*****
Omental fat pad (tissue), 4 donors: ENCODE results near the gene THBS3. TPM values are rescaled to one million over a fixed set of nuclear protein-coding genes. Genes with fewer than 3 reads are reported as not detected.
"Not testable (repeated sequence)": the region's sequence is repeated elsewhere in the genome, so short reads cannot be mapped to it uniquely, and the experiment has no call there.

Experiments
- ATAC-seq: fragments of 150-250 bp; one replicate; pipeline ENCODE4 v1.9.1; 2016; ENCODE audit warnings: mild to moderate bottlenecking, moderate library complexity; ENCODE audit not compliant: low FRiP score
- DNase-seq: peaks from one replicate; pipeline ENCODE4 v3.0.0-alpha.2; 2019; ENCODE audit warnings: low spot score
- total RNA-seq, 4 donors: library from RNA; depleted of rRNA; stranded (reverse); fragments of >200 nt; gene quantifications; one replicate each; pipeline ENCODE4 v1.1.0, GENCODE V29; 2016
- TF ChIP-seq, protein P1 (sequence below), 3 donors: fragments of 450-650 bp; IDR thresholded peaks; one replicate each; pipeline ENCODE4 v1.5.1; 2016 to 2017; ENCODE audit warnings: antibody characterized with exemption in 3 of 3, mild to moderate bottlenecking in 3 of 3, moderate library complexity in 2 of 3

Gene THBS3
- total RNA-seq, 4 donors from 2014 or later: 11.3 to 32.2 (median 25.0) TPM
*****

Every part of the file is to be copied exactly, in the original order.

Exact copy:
Omental fat pad (tissue), 4 donors: ENCODE results near the gene THBS3. TPM values are rescaled to one million over a fixed set of nuclear protein-coding genes. Genes with fewer than 3 reads are reported as not detected.
"Not testable (repeated sequence)": the region's sequence is repeated elsewhere in the genome, so short reads cannot be mapped to it uniquely, and the experiment has no call there.

Experiments
- ATAC-seq: fragments of 150-250 bp; one replicate; pipeline ENCODE4 v1.9.1; 2016; ENCODE audit warnings: mild to moderate bottlenecking, moderate library complexity; ENCODE audit not compliant: low FRiP score
- DNase-seq: peaks from one replicate; pipeline ENCODE4 v3.0.0-alpha.2; 2019; ENCODE audit warnings: low spot score
- total RNA-seq, 4 donors: library from RNA; depleted of rRNA; stranded (reverse); fragments of >200 nt; gene quantifications; one replicate each; pipeline ENCODE4 v1.1.0, GENCODE V29; 2016
- TF ChIP-seq, protein P1 (sequence below), 3 donors: fragments of 450-650 bp; IDR thresholded peaks; one replicate each; pipeline ENCODE4 v1.5.1; 2016 to 2017; ENCODE audit warnings: antibody characterized with exemption in 3 of 3, mild to moderate bottlenecking in 3 of 3, moderate library complexity in 2 of 3

Gene THBS3
- total RNA-seq, 4 donors from 2014 or later: 11.3 to 32.2 (median 25.0) TPM